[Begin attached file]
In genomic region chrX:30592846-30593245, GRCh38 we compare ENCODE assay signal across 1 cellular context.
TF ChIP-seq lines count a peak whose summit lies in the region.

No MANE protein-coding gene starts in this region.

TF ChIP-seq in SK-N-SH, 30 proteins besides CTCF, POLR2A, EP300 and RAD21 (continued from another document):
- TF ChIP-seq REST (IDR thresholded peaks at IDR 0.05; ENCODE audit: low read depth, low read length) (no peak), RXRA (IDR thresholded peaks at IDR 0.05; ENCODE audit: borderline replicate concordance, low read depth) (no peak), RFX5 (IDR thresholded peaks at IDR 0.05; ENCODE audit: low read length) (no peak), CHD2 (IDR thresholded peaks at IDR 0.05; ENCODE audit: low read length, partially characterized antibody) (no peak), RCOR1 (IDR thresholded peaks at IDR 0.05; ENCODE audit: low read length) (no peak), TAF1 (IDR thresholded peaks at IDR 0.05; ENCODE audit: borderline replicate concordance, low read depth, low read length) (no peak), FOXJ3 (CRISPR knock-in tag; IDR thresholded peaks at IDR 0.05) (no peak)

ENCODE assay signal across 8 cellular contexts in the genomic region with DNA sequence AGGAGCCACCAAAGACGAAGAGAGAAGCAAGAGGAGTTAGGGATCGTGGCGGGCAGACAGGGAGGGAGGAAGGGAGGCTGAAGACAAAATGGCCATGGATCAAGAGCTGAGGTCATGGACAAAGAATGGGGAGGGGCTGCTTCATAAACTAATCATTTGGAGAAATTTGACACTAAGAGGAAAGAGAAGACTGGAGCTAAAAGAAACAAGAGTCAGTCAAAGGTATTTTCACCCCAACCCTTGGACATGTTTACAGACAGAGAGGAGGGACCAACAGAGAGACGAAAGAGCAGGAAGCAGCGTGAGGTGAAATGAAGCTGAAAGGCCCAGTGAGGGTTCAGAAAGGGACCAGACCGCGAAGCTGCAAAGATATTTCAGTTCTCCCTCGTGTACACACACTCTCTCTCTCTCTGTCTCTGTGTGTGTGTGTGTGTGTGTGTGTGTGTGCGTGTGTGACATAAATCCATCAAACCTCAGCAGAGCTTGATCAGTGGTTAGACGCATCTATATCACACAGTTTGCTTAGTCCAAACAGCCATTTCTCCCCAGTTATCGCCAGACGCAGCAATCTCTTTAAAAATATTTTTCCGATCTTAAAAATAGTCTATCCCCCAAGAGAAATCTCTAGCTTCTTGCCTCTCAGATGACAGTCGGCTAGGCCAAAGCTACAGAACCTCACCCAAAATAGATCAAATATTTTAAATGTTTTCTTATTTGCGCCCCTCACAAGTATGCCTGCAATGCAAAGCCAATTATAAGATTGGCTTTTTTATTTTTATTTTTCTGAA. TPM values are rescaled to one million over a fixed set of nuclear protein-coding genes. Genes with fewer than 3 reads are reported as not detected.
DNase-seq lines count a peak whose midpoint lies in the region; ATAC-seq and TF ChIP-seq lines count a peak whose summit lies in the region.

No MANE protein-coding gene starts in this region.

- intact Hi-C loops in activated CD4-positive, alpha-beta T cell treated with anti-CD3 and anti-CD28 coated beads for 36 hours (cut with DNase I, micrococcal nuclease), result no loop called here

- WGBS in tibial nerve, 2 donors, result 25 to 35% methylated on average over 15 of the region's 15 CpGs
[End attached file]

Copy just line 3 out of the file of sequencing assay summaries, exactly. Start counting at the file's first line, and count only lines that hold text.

No MANE protein-coding gene starts in this region.